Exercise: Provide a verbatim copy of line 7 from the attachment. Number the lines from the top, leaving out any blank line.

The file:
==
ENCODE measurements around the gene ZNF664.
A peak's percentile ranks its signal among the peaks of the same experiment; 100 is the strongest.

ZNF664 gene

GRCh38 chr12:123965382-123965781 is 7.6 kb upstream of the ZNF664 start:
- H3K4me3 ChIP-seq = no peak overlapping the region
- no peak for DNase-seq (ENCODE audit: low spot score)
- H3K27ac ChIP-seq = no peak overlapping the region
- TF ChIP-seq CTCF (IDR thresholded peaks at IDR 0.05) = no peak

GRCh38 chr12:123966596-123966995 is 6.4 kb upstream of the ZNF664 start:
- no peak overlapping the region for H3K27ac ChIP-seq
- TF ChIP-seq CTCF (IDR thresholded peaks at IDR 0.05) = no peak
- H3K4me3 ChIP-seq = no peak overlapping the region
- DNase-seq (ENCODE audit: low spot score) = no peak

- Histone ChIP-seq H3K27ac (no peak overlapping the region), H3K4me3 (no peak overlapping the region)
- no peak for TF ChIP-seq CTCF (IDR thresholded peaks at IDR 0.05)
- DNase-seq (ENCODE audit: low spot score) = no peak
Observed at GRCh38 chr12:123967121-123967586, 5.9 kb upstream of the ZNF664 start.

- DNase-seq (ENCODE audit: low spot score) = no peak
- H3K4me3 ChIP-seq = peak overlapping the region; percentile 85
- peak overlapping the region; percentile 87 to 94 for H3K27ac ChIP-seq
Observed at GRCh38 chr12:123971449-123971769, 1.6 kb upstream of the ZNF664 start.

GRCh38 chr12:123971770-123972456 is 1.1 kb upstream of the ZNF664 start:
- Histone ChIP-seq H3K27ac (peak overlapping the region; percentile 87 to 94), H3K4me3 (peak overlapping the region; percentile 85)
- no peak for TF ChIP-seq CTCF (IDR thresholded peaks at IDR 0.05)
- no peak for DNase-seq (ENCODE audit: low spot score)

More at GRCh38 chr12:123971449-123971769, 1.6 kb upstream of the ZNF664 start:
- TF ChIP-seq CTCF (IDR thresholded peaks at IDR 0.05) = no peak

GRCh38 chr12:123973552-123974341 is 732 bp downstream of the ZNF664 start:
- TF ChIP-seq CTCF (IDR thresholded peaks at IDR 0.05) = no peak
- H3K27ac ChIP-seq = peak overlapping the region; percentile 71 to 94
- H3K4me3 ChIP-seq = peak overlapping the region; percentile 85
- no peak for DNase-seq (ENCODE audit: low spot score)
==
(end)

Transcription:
- H3K27ac ChIP-seq = no peak overlapping the region